Rasa Island, Mexico. Photo © Julia Whitty
I'm finally back from Mexico's remote Isla Rasa, a tiny outpost in the Gulf of California and one of the most important seabird breeding islands in the world. The island covers a bare 138 acres/56 hectares. Yet it's home to half a million birds—many more if it's a good enough year for the birds to produce eggs, incubate them, and hatch their chicks.
Heermann's gulls and a cardón cactus, both endemic to the Gulf of California and the Baja Peninsula. Photo © Julia Whitty.
Some 95 percent of all Heermann's gulls (Larus heermanni) nest on Isla Rasa. These are small, pretty, polite gulls—compared to their much larger Larid relatives.
Great black-backed gull:
Grand Central Station Valley, Isla Rasa, Mexico. Photo © Julia Whitty.
In the photo above, you can see the nesting territories of the gulls dotting the island's valleys. Gulls also nest throughout the rocky hillsides and ridgelines.
Heermann's gull. Photo © Julia Whitty.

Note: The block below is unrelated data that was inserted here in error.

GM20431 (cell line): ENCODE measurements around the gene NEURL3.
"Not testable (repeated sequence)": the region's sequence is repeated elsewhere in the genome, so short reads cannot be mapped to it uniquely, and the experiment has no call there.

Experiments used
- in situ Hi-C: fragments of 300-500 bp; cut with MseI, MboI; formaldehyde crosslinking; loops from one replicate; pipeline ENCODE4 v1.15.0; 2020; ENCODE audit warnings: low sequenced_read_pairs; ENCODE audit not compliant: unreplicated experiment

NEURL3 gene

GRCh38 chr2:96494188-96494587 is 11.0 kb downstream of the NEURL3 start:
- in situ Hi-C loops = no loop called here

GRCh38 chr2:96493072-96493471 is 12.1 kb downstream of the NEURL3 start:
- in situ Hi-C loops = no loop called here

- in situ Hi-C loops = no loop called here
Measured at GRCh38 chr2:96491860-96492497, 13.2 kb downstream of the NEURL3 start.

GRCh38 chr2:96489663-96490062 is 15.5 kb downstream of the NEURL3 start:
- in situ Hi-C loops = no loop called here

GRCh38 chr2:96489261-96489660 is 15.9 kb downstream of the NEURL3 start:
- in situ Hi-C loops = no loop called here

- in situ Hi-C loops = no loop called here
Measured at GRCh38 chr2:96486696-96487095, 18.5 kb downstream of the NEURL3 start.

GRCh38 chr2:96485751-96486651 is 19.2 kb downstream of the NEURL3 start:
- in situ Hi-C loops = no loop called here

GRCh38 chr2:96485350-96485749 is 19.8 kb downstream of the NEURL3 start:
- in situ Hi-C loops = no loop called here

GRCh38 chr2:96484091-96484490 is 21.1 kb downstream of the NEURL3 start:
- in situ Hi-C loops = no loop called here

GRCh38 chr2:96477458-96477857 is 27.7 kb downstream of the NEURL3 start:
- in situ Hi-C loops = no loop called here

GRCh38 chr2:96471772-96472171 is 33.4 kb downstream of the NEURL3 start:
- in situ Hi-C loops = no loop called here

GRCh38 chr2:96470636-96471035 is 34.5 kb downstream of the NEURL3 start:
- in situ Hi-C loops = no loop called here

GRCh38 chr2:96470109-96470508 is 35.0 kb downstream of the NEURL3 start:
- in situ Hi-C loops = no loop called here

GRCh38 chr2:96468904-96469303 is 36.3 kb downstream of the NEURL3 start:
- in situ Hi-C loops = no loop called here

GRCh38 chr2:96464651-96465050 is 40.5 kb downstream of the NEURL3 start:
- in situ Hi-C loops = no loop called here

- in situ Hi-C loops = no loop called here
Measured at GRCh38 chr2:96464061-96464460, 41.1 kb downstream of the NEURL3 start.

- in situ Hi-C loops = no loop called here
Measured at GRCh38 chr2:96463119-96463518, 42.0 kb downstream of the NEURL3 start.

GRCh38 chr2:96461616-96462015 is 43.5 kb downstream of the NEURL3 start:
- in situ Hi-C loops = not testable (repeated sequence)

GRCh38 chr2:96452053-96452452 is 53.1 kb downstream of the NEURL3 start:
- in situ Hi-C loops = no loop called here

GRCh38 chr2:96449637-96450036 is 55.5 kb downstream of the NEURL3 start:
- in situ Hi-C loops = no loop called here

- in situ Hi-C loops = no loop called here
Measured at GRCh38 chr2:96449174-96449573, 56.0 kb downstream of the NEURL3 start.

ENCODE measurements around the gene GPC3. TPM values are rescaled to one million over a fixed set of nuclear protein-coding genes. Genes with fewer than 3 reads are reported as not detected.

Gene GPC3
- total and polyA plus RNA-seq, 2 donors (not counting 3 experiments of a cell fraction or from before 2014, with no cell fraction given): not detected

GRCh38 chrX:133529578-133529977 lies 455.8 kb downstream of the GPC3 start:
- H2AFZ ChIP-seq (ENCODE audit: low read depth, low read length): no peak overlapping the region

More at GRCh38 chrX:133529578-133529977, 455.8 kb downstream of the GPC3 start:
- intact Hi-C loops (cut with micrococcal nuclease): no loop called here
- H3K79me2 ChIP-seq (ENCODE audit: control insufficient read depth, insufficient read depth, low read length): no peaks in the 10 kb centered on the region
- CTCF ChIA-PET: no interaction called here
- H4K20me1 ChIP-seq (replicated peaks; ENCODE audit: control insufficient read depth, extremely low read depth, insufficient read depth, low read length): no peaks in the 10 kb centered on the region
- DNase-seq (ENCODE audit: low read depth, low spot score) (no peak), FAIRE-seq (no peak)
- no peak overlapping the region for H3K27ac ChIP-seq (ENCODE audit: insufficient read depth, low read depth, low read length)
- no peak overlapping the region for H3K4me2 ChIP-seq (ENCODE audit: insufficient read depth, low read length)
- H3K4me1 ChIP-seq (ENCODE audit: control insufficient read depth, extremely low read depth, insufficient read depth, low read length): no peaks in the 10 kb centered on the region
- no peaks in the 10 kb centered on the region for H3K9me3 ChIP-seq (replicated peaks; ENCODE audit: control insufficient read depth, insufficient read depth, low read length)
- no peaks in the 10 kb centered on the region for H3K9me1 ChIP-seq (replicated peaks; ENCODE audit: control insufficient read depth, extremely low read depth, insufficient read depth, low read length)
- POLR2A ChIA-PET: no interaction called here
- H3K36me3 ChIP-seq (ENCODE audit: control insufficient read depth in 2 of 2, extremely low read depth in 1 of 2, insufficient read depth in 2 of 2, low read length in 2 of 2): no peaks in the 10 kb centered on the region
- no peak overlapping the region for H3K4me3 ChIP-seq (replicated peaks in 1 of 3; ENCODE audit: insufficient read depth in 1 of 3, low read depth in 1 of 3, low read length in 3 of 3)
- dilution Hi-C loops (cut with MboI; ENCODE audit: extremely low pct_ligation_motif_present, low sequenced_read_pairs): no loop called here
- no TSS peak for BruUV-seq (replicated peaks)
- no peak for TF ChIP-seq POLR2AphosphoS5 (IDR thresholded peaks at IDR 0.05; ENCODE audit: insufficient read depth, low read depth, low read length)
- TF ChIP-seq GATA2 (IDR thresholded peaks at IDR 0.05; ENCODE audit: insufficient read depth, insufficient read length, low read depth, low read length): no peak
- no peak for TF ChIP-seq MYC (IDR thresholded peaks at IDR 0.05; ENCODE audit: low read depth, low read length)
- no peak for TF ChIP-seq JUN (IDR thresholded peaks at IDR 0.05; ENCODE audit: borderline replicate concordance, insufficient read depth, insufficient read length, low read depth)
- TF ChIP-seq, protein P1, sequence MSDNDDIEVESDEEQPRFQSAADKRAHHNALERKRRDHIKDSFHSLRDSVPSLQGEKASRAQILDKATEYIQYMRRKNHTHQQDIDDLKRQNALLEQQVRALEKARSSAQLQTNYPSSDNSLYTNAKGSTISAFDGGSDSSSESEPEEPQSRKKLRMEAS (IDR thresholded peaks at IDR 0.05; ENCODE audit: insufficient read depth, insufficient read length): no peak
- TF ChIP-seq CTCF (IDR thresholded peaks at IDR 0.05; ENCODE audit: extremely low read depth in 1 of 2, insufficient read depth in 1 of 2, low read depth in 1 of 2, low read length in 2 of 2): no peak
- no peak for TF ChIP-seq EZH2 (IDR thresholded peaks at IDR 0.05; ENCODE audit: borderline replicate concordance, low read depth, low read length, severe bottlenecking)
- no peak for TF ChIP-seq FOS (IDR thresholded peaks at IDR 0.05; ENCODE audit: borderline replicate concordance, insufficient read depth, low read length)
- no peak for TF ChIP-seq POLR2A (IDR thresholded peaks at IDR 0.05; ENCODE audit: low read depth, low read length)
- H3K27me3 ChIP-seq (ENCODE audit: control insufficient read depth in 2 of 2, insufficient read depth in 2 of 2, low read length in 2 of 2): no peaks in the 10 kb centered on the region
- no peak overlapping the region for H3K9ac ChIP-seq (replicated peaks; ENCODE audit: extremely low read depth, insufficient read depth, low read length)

In fact Heermann's gulls nest on every square inch of this sunbaked, windswept island—except where thickets of cholla cactus have taken hold... and where colonies of terns have usurped them.
Elegant tern colony in the midst of Heermann's gulls, Isa Rasa, Mexico. Photo © Julia Whitty.
In the photo above you can see how elegant terns (Thalasseus elegans) have successfully muscled into the territories of gulls in one of the island's eleven valleys.
Elegant terns, Isla Rasa, Mexico. Photo © Julia Whitty.
The terns nest closer together than the gulls. This, and the fact that they move into gull territories en masse and often under cover of night, means they generally get what ground they want—even though they're smaller birds.
Heermann's gulls and elegant terns, Isla Rasa, Mexico. Photo © Julia Whitty.
Here's what the two species look like nesting side-by-side.
You can probably already tell from the numbers of birds in the photos that's it's been a very good year so far on the island.
Heermann's gull chick and eggs. Photo © Julia Whitty.
By the time I left, chicks were hatching everywhere and the whole island was transformed from the calm (in comparison) business of incubating to the furious business of feeding tiny insatiable stomachs.
In a forthcoming Mother Jones article I'll be writing more about why this year may be the best for the Gulf's seabirds since the mid-19th century.